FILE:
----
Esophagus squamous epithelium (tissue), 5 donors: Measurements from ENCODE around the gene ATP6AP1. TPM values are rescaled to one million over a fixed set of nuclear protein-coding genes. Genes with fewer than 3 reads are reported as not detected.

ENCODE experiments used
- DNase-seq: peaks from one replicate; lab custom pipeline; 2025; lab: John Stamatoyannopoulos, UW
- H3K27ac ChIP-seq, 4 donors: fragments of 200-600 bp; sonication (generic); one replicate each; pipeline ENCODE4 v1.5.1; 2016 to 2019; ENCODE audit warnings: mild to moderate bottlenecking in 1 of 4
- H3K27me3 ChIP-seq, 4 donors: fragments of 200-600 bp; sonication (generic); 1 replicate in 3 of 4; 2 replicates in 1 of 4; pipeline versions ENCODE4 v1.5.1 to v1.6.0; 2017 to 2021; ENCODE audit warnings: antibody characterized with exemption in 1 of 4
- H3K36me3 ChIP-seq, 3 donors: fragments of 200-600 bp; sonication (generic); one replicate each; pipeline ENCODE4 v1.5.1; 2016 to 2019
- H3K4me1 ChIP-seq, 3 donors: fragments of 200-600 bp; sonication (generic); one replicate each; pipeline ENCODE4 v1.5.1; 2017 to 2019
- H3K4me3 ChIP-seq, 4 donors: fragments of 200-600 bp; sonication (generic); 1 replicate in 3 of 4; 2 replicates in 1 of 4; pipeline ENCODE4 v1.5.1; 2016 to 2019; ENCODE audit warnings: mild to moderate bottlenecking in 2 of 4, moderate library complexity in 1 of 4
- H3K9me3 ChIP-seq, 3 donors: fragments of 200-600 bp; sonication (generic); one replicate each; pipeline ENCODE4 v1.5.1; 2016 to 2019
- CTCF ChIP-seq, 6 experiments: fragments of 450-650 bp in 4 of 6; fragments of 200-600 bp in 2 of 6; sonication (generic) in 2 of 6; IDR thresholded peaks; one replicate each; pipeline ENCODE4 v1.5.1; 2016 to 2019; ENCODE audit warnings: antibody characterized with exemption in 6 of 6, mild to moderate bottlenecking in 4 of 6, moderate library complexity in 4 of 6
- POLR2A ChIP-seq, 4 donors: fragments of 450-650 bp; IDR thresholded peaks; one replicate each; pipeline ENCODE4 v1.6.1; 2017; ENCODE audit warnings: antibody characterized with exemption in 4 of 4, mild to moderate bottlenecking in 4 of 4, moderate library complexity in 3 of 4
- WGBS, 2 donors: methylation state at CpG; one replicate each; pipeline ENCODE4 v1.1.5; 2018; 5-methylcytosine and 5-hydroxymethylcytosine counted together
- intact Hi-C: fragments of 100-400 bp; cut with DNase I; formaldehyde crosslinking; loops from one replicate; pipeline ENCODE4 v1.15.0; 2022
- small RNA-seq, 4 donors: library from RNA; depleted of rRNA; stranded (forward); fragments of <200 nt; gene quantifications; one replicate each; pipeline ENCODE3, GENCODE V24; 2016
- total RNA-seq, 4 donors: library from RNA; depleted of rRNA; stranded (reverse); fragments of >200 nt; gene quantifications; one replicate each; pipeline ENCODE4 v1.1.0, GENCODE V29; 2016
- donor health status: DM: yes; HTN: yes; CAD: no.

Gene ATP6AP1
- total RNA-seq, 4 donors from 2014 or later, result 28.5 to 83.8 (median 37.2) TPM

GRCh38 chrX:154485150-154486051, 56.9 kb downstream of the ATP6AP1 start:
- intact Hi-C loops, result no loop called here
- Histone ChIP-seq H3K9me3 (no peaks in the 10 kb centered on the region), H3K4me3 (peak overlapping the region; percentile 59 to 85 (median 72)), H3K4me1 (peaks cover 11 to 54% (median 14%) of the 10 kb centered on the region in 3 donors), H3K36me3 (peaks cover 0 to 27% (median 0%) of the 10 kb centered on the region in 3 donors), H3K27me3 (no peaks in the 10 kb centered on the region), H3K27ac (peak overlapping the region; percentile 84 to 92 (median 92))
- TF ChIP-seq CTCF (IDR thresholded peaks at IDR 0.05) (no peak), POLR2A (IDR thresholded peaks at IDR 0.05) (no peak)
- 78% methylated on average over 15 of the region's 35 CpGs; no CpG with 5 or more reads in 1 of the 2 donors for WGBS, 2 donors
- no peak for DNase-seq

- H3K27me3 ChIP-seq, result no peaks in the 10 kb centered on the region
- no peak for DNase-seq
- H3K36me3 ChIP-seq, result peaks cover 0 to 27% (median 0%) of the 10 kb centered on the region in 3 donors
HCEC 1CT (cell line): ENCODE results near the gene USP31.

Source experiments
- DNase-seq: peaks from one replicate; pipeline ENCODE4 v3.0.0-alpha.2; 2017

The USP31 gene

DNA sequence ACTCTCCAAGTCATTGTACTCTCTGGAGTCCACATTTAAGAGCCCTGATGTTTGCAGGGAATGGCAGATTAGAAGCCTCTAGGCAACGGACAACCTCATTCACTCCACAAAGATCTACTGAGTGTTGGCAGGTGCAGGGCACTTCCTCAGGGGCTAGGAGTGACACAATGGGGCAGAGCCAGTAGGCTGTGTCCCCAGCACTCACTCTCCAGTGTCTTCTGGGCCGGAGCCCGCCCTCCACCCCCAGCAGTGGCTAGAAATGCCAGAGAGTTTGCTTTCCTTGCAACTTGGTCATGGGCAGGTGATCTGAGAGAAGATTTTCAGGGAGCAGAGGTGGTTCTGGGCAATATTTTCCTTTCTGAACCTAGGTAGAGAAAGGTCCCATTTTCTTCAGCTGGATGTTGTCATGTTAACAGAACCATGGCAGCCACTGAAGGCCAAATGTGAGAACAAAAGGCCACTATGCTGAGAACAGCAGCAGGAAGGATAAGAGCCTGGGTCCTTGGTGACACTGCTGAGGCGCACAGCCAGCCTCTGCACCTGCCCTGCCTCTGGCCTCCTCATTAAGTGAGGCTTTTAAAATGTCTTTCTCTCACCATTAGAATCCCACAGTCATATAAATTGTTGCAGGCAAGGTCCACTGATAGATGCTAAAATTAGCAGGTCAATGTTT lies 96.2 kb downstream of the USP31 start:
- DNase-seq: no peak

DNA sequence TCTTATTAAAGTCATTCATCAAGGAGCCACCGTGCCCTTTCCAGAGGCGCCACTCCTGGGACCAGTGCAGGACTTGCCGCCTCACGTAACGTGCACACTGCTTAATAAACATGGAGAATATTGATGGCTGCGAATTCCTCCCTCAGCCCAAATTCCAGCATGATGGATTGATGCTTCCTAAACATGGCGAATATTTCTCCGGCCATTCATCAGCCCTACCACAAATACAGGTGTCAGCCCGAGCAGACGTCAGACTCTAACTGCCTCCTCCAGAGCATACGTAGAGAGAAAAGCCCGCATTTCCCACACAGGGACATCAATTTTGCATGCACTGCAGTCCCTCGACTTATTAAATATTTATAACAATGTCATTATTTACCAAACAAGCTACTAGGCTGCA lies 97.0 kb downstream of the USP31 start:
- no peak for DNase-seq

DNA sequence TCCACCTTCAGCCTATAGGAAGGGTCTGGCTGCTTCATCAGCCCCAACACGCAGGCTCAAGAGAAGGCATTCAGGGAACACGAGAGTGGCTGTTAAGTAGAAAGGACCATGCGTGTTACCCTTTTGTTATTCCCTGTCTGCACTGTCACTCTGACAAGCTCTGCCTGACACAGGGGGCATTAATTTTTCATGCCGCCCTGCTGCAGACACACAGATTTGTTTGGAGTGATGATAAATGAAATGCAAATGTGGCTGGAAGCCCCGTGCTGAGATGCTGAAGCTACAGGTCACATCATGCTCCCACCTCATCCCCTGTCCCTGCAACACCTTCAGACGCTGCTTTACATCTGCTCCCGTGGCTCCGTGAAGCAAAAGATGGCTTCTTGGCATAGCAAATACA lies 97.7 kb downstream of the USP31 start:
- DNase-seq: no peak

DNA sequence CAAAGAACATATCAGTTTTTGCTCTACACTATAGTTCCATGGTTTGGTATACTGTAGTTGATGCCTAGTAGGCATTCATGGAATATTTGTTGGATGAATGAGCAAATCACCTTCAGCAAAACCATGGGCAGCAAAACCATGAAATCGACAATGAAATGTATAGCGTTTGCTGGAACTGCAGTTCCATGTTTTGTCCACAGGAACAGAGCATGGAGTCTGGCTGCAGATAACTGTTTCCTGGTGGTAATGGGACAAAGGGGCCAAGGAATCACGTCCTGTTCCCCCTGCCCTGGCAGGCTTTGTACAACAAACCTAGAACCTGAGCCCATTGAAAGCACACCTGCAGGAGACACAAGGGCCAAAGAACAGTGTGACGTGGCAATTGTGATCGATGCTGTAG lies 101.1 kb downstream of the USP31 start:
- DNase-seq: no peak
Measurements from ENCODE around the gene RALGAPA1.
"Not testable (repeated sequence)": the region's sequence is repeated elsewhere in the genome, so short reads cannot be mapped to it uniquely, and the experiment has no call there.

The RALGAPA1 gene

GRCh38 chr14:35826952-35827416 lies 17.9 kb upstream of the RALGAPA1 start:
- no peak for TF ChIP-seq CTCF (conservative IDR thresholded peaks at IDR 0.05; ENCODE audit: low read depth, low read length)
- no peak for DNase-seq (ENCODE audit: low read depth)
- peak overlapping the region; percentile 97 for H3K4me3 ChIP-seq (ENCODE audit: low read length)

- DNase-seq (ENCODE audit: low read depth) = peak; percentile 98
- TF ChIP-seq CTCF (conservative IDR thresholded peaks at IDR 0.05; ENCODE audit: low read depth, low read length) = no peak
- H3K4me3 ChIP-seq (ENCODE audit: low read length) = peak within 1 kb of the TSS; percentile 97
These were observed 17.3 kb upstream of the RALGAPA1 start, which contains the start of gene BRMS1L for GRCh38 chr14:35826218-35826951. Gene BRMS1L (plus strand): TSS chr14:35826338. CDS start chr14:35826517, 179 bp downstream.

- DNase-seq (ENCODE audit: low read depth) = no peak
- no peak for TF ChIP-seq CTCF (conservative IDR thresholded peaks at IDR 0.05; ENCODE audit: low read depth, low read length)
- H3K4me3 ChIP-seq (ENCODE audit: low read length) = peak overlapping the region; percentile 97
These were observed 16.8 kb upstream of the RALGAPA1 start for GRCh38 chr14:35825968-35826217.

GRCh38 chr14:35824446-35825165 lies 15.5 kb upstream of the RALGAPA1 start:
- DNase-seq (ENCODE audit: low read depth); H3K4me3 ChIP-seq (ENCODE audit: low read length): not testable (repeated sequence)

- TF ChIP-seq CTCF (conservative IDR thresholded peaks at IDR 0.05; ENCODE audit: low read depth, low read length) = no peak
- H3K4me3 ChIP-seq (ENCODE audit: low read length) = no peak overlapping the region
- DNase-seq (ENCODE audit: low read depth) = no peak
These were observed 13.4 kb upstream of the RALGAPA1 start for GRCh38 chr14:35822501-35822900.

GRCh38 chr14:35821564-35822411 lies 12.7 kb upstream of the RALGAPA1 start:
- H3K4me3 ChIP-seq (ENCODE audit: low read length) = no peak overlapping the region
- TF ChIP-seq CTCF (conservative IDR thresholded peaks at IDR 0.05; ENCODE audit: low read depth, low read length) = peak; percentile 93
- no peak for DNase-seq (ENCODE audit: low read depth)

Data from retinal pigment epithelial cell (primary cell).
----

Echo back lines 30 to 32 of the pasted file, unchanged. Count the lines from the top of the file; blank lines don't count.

- DNase-seq: peaks from one replicate; pipeline ENCODE4 v3.0.0-alpha.2; 2017

The USP31 gene

DNA sequence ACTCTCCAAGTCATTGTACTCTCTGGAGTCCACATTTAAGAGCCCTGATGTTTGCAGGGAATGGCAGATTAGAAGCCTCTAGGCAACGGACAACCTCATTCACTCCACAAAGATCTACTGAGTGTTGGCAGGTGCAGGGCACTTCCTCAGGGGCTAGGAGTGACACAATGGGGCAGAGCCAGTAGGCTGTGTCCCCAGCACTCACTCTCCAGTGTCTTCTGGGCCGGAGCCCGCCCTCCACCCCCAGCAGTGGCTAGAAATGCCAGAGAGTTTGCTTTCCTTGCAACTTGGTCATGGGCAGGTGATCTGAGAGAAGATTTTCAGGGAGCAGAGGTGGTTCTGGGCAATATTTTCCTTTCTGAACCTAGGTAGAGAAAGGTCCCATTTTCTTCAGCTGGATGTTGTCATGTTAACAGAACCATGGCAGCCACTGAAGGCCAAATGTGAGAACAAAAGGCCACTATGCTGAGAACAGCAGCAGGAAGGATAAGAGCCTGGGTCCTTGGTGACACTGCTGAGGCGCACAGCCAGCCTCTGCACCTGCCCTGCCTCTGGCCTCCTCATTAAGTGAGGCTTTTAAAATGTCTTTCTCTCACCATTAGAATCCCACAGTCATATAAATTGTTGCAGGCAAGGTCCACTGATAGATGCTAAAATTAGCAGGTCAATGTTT lies 96.2 kb downstream of the USP31 start: